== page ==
A Colombian and two Ecuadoreans have appeared in Miami federal court accused of conspiring to transport cocaine on a boat intercepted by the U.S. Coast Guard near the Galápagos Islands in South America.
It’s only the latest of many similar cases involving boats intercepted at sea, far from Miami, whose crew members are then brought here for trial.
The case that unfolded 450 miles northwest of the Galápagos began April 7 when a U.S. patrol aircraft sighted a go-fast boat.
Dependable, a U.S. Coast Guard cutter nearby, launched a boat with a boarding team to investigate and, if necessary, seize the go-fast, according to a criminal complaint filed in court by a special agent of the Drug Enforcement Administration (DEA).
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When the Coast Guard boat approached, the go-fast boat ignored it, and its crewmen began throwing objects into the water, according to the complaint.
“The boarding team gained positive control of the TOI [Target of Interest] and commenced a right of visit boarding that yielded three persons on board,” according to the complaint.
They were identified in the complaint as Eddi Cecilio Arana Mideros of Colombia, and Rubén Hernando Bustos Pereira and Roque Jacinto Montano Girón, both of Ecuador.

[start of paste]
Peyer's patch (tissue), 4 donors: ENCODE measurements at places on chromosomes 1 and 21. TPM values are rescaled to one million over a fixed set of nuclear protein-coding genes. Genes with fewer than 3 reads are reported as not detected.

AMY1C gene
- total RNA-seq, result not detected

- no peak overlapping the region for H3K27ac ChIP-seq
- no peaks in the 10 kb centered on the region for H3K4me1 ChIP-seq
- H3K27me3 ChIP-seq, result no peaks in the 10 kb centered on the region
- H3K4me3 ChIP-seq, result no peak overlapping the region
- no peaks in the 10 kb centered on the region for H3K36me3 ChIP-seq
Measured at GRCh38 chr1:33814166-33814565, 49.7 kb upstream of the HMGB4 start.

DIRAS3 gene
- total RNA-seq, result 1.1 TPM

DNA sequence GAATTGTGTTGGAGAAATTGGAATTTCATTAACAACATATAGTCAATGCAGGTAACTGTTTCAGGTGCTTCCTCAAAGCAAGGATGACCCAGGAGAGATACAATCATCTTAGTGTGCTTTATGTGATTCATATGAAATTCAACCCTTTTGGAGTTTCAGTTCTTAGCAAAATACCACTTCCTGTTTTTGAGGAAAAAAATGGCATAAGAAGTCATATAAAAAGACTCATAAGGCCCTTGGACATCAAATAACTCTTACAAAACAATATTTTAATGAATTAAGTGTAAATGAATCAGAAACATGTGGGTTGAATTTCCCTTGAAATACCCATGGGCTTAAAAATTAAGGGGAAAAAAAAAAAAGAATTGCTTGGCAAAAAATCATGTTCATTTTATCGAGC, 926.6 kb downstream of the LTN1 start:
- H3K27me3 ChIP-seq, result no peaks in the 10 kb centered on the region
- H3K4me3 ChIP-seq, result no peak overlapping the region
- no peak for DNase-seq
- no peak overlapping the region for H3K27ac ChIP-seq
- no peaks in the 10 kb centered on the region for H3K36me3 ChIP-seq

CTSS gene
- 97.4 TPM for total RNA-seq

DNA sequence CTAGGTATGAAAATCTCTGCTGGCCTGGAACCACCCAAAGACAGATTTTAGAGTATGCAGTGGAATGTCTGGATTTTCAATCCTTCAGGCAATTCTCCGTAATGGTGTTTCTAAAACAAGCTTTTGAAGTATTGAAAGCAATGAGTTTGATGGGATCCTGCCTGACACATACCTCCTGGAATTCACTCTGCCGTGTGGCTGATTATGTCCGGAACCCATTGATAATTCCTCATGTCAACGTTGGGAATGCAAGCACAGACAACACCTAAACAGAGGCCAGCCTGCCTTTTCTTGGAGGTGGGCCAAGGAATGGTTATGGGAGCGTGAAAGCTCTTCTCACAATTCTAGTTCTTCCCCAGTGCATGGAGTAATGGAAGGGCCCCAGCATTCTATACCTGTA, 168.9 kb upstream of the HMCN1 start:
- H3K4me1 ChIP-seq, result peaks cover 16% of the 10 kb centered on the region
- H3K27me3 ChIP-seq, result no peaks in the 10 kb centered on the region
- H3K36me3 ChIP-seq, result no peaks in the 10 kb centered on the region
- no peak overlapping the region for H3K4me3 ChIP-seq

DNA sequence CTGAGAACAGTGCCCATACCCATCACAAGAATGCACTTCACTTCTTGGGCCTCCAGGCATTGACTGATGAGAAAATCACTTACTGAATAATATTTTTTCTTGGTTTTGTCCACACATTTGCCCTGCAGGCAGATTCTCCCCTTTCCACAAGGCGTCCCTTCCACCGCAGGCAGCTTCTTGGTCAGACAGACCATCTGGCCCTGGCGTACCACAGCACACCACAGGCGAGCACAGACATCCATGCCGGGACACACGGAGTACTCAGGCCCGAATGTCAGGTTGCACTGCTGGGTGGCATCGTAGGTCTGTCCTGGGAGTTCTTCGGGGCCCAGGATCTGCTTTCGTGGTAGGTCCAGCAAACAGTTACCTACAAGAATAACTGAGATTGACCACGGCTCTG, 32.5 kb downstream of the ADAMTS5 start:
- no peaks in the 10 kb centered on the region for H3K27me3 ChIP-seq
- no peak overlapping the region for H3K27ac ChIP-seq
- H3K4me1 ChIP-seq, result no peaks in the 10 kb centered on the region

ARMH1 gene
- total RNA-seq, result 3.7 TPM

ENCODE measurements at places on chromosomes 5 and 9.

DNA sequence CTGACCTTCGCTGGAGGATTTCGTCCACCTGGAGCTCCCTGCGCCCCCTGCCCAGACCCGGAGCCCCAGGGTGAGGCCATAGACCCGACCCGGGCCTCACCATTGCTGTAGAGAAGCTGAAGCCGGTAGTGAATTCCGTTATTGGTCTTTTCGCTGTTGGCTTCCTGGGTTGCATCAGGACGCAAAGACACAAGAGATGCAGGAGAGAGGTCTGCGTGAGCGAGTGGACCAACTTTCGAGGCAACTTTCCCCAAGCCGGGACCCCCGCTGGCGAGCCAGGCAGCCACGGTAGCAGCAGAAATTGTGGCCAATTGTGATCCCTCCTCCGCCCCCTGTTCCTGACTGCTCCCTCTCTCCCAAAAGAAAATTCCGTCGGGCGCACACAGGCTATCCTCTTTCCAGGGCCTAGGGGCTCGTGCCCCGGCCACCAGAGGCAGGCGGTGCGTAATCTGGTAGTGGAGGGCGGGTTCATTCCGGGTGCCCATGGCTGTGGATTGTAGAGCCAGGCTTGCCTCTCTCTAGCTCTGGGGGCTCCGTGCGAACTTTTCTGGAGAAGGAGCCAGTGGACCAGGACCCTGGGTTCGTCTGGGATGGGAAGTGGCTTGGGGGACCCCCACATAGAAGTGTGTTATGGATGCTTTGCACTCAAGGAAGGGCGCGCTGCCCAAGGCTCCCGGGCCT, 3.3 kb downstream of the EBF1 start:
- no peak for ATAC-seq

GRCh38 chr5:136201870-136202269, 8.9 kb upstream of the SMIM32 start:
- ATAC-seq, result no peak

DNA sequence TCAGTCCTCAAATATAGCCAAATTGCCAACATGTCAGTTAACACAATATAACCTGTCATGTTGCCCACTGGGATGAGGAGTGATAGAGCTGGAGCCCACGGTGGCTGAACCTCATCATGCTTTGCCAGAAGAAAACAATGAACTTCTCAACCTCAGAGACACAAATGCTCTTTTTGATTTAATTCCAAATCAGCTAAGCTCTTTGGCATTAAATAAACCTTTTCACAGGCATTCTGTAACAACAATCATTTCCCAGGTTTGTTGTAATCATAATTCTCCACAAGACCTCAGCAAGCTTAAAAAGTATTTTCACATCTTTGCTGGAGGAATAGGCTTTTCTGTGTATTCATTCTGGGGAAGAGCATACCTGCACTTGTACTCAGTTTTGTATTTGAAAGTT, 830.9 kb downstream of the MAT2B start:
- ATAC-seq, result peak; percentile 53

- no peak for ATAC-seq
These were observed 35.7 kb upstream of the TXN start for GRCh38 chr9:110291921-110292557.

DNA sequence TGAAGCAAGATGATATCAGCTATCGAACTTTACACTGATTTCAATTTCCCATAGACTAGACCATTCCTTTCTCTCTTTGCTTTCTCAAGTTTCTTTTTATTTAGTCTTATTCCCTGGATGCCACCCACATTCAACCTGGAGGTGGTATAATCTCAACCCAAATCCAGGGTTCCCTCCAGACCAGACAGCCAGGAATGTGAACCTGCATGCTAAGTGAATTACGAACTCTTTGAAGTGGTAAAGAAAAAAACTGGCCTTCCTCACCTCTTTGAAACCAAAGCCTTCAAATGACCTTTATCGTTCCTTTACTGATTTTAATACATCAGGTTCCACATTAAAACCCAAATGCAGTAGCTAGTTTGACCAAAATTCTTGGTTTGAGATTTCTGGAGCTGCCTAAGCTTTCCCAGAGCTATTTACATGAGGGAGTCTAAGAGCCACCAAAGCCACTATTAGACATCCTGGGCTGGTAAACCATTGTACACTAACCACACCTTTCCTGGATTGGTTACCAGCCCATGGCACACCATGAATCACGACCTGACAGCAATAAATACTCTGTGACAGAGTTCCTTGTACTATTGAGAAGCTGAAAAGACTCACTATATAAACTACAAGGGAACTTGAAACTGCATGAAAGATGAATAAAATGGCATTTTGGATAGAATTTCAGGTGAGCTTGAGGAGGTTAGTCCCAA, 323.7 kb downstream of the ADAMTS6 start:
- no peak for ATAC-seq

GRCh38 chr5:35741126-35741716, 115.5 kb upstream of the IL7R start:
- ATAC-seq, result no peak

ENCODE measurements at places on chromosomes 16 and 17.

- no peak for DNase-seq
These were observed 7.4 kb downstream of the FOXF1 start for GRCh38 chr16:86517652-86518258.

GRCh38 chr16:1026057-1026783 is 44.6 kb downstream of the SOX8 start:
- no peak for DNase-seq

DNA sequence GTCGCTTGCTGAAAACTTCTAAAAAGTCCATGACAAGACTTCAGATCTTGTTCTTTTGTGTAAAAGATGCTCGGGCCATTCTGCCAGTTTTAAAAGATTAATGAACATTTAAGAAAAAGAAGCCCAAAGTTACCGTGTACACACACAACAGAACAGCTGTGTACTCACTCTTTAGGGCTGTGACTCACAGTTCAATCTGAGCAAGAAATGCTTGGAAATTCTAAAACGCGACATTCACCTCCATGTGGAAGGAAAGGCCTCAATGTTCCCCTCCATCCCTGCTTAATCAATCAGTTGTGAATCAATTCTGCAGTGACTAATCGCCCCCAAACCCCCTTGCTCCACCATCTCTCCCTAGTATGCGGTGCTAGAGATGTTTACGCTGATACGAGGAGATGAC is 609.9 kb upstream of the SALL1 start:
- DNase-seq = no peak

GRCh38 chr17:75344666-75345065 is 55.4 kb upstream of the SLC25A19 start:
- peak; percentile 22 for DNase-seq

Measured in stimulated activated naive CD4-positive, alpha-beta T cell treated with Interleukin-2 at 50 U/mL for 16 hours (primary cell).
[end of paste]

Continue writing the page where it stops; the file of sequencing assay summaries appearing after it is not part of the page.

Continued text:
Coast Guard personnel boarded the boat after determining that it was a stateless vessel since it was not flying a national flag, had no name painted on the hull and its crewmen did not possess any registry documents, the complaint said. However, it noted that it had a number painted on the side.
Arana Mideros told Coast Guard personnel that the boat had been registered in Colombia, but when contacted, Colombian authorities could neither confirm nor deny that this was the case, the complaint said.
As a result, Coast Guard officials decided “to treat the vessel as a vessel without nationality and conduct a full law enforcement boarding,” the complaint said.
It added that the boarding team then reported sighting approximately 20 bales on deck, which later were found to contain about 930 kilos of cocaine.
“All three defendants admitted their involvement in the drug-smuggling conspiracy and that they knew they were transporting drugs on board the vessel,” the complaint says. “All three defendants also admitted that the vessel was going to Mexico and all were paid between $2,000 and $3,500 to transport the drugs.”
A DEA spokeswoman said she could not comment on the case because it’s still active in court.
Arana Mideros’ attorney could not be reached for comment, and Montano Girón’s attorney, Héctor Flores, declined to comment.
But Marc David Seitles, Bustos Pereira’s attorney, indicated that his client is a victim of the enforcement system.
“Yet another impoverished fisherman with a second grade education facing a minimum of 10 years in federal prison,” Seitles said in an email message. “This is fighting the war on drugs? Laughable.”
Many Latin American defendants in similar prior cases have told U.S. enforcement officials that they are fishermen or farmers who have been coerced or threatened by drug traffickers into transporting cocaine on boats.